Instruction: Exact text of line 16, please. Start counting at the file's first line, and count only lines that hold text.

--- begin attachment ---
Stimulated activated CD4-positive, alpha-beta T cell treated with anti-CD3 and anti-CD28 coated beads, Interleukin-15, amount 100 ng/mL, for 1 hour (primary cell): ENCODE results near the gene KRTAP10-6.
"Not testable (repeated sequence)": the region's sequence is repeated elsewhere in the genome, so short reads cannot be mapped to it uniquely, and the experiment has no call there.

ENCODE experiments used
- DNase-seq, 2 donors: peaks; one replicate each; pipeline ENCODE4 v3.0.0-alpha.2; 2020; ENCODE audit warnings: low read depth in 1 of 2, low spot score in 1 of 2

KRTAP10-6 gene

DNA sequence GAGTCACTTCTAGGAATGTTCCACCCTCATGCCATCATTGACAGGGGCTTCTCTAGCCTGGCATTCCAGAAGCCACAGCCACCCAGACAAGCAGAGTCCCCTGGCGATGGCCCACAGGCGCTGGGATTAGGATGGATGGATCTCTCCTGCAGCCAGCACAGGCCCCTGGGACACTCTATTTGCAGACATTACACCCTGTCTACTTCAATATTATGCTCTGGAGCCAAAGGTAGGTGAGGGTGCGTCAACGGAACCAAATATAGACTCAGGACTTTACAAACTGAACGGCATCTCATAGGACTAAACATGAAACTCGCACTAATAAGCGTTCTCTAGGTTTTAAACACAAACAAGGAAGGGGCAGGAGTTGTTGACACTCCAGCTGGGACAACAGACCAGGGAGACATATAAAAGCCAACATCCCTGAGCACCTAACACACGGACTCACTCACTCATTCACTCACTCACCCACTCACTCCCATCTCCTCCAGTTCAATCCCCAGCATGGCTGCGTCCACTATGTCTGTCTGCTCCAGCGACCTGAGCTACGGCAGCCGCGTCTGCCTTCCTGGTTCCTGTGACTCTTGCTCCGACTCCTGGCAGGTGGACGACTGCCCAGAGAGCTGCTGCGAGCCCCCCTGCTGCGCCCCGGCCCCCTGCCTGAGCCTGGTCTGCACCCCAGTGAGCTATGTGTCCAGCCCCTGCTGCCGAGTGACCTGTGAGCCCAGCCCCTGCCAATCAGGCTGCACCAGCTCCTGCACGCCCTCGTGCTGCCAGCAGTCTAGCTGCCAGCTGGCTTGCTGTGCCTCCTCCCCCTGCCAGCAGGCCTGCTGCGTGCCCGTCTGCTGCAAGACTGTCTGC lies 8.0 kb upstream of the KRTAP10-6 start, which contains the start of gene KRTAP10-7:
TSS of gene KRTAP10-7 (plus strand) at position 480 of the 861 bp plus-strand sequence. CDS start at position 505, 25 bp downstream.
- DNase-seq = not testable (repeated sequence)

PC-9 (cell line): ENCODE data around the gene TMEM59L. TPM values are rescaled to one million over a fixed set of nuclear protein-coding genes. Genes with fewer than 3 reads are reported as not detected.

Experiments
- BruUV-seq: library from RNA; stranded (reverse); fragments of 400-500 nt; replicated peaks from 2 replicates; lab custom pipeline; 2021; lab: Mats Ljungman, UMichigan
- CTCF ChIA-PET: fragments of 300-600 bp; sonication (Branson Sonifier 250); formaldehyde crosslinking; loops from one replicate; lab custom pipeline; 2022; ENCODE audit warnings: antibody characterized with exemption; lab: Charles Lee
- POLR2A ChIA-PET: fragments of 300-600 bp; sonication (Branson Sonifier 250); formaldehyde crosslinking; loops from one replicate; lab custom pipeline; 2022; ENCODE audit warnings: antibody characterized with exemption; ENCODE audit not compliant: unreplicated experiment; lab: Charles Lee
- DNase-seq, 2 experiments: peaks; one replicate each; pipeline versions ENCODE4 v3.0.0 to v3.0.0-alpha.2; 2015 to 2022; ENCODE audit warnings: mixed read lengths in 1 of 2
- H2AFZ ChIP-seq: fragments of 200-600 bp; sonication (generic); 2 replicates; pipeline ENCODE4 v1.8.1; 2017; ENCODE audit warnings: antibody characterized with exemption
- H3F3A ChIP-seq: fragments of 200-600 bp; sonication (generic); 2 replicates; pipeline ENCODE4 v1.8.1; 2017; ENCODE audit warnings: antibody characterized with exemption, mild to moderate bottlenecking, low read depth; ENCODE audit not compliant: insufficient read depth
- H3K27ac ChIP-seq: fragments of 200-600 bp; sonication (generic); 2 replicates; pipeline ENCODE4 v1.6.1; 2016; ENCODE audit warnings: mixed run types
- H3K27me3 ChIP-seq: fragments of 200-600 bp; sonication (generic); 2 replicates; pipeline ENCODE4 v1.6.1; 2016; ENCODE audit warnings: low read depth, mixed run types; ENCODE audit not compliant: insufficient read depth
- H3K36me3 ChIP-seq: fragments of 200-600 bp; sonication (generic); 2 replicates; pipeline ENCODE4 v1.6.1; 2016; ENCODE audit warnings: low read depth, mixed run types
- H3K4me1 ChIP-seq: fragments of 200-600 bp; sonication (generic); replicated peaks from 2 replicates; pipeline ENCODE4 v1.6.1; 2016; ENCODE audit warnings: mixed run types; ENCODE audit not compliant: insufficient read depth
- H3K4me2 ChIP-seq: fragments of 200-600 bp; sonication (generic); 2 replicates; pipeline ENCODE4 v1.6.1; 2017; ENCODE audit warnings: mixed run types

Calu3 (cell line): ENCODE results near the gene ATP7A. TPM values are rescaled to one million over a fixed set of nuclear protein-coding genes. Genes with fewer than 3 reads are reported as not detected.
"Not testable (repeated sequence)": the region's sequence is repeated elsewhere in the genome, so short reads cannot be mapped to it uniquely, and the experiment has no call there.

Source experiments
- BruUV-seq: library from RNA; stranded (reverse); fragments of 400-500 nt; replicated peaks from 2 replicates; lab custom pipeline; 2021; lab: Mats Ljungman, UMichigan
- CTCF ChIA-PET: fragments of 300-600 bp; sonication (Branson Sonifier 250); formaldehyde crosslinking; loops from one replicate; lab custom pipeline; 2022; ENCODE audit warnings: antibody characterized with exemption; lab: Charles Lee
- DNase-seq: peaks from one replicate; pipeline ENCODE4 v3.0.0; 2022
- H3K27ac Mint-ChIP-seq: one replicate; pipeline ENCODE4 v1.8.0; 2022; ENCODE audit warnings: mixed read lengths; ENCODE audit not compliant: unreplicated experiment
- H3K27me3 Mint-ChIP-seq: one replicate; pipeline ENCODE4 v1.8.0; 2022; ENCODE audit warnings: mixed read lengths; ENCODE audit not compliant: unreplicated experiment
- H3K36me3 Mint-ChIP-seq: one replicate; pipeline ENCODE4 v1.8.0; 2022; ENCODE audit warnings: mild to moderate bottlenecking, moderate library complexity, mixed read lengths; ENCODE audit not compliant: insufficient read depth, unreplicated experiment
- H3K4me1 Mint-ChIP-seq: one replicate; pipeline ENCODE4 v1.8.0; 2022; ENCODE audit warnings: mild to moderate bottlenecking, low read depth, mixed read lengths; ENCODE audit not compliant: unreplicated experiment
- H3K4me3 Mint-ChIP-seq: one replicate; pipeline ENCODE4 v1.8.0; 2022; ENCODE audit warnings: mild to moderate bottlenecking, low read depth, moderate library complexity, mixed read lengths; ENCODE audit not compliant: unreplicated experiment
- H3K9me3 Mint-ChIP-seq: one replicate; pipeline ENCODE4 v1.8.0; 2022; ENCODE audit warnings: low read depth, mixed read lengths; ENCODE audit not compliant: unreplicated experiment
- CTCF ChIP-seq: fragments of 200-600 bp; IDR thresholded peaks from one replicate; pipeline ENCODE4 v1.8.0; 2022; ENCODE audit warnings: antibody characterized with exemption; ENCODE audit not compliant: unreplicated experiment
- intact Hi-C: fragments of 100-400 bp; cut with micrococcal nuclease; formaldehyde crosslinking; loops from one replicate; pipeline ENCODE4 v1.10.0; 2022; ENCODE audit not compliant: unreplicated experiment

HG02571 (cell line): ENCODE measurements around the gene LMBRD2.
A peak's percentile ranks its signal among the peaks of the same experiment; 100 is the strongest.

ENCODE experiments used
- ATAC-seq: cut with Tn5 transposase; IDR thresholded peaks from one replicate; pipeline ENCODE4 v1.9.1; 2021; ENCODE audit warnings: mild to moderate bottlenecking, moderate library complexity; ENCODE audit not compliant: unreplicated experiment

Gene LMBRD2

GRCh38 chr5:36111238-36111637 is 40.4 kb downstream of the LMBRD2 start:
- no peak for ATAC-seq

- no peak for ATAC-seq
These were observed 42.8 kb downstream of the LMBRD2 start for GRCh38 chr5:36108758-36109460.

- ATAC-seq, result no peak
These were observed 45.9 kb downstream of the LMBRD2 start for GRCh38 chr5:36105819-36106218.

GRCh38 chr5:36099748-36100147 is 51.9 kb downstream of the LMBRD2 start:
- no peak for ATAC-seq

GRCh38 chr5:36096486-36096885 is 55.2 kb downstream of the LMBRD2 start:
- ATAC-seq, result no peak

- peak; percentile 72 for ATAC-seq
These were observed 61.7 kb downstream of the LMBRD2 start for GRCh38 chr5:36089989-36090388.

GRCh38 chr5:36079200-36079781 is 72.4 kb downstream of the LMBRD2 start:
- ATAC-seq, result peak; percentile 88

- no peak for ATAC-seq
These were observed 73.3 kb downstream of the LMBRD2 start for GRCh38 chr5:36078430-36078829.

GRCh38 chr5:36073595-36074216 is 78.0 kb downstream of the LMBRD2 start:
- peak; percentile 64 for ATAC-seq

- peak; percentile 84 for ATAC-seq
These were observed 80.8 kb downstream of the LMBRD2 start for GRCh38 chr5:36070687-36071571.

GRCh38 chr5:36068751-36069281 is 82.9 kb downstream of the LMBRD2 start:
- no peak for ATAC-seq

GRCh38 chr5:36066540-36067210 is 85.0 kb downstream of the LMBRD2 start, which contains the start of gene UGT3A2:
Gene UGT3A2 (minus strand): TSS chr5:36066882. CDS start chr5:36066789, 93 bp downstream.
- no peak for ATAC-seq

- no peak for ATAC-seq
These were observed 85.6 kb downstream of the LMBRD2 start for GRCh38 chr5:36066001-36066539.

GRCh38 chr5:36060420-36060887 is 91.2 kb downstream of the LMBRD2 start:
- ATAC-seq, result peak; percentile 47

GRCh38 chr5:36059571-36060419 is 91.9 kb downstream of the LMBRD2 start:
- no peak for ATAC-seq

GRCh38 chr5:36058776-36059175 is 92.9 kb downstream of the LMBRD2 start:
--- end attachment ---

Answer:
- H3F3A ChIP-seq: fragments of 200-600 bp; sonication (generic); 2 replicates; pipeline ENCODE4 v1.8.1; 2017; ENCODE audit warnings: antibody characterized with exemption, mild to moderate bottlenecking, low read depth; ENCODE audit not compliant: insufficient read depth